“Your opponent questioned how you would distinguish your work as research instead of simply as software development, and I have three related questions to this. Your research questions on page 9 can be answered a hundred different ways. It is typical in most fields to document your particular approach to solving the problems/answering the questions, making explicit some of the strengths, limitations, and assumptions and some justification regarding the framework you chose for as the way that you wanted to go about answering those questions. (1) Did you have a framework (sometimes called a methodology) for answering your research questions? (2) If so, what was it? (3) If so, why did you not write a section about it in any of your papers or in the dissertation as a whole?”
Afterward I talked with Erkki and Kinshuk about this, and they indicated that it is much less likely for those in computer science (specifically when dealing with algorithm development) or mathematics to have such a section. Although it is more typical to have a methodology section in hypothesis-based research, I still wonder if it would be good in any dissertation to at least make some effort to understand and explicitly state what assumptions (along with their underlying strengths and weaknesses) went into the approach chosen for the research.
Most people already know the sad news about why the Finnish government ordered a day of nationwide mourning today.
Click here to see associated press article
Today I was at a house meeting where several people were talking about how to work through the grieving process. While he was talking, one Lutheran minister mentioned that one in four deaths of males in his congregation here in Finland were due to suicide. He suggested that for many reasons we need to do better at sharing with each other, even sad thoughts and emotions, and generally we need to be more concerned about and connected with each other.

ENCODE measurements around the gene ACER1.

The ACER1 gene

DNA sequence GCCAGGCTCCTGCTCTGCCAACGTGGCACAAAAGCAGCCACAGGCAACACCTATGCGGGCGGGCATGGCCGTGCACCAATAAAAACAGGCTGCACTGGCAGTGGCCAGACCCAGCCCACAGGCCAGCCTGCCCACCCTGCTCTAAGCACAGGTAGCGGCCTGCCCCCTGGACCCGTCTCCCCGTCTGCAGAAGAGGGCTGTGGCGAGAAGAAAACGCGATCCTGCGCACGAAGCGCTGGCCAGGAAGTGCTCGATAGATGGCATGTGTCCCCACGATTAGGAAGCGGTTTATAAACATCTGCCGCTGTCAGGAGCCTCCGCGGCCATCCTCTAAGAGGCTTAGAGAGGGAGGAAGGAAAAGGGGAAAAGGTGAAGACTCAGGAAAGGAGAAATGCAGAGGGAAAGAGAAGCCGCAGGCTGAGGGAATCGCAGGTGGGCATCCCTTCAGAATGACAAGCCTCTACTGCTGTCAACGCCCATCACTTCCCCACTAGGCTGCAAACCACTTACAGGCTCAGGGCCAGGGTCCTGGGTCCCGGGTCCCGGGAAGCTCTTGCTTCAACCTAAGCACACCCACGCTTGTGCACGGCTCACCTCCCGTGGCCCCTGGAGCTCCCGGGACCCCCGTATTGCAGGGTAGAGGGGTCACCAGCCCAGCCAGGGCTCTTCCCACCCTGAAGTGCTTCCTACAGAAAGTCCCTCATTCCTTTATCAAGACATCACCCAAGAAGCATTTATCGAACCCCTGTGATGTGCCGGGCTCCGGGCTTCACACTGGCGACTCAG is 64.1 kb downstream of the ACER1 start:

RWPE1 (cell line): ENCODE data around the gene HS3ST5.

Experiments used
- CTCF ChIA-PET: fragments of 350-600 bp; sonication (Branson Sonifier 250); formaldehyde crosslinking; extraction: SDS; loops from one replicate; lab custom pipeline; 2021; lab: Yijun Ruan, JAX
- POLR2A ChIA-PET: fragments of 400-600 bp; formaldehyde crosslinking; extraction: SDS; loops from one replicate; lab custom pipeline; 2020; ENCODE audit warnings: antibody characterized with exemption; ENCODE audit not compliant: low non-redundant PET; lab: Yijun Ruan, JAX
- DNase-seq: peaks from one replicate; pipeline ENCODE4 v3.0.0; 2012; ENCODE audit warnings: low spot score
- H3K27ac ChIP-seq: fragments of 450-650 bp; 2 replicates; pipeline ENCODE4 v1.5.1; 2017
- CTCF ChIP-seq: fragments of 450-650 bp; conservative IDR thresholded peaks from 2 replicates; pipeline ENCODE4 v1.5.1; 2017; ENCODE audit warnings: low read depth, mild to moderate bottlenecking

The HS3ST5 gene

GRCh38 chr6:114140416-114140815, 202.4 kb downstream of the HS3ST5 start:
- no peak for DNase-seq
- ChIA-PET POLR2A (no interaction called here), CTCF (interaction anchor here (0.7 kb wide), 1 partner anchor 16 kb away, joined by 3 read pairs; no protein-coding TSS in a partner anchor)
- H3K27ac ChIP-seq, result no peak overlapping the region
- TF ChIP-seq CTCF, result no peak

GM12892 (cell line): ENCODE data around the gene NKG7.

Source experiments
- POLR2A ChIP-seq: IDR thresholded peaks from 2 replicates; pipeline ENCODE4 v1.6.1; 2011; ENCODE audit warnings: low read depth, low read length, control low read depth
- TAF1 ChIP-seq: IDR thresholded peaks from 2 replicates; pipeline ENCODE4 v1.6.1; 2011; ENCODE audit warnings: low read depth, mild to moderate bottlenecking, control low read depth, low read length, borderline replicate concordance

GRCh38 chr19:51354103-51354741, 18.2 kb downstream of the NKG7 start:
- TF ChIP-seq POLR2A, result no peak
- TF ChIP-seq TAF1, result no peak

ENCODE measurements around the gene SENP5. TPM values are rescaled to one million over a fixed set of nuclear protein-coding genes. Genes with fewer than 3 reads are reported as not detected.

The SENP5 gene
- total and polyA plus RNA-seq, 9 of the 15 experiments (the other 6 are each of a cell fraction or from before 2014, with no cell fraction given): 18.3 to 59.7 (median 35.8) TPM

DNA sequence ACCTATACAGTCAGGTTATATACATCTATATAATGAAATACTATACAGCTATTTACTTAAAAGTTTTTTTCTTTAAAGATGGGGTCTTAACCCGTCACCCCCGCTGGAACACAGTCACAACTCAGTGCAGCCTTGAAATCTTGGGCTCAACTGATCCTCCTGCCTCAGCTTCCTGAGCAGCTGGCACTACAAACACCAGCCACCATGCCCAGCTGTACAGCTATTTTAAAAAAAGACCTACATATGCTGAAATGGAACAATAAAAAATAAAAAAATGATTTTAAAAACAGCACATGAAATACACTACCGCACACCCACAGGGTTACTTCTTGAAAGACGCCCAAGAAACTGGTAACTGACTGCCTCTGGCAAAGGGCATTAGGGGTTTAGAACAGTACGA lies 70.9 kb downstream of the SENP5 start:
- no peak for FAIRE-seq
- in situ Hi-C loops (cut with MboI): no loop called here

Today I sent an email where I raised this discussion and these questions on the ITForum Listserve. I will try to summarize the best comments I receive from them as they come, but I am also interested in anyone else’s thoughts and feelings.
I realize that this email ventures into the realm of one of the two forbidden topics in polite conversations – but if it makes any difference, at least I’ll try here not to mention the “p” word ( i.e. politics). 🙂
</end – my weak attempt at being funny to try and defuse a potentially sensitive topic>
In studying cross-cultural issues over the last several years, I have been fascinated by the impact culture has in how people define themselves, their relationship with others, and their perspective of the world. Please correct me if I am wrong, but it seems like at the heart of education, we are interested in these same issues? Or can someone define the purpose of education in a way that is completely unrelated to these issues ( e.g. identity, relationships, world-view, etc)?
Although we rarely talk about it in academic settings, it seems that one of the most pervasive influences in how people in various cultures and sub-cultures develop identity and purpose is their faith and religion (including, of course, even the belief in no God).
I have recently witnessed several disturbing scenes in which religion became the point of stereotyping, skepticism, and conflict (something not uncommon in the history of the world) – which leads me to the questions that I have for all of you:
- Is it possible to discuss the role of faith in education (or religion in general) in a safe way in which people don’t feel threatened? (If so, how?)
- Is it possible to discuss these issues in a way that people can set aside (at least for a moment) any personal agenda or need to convince/persuade/defend – but rather to simply seek for increased mutual understanding and respect?
- From what you have seen/experienced, how can arrangements be structures so that people of very different belief systems can understand/respect each other, peacefully co-exist, and even collaborate with each other on joint projects intended to make the world a better place?
I realize that this is a deep and sensitive topic, and I realize that in even asking the questions I am making certain assumptions (which, by the way, you are also free to challenge if you wish).
I have some initial ideas of my own in answer to these questions, but I am very interested in any comments that you all might have. Please don’t feel like you need to be an expert in the topic to respond, initially you can just share your personal strategy, thoughts, reactions, etc.
Even you don’t have any answers to the questions, I am almost equally interested in your general reaction to being presented with questions like these.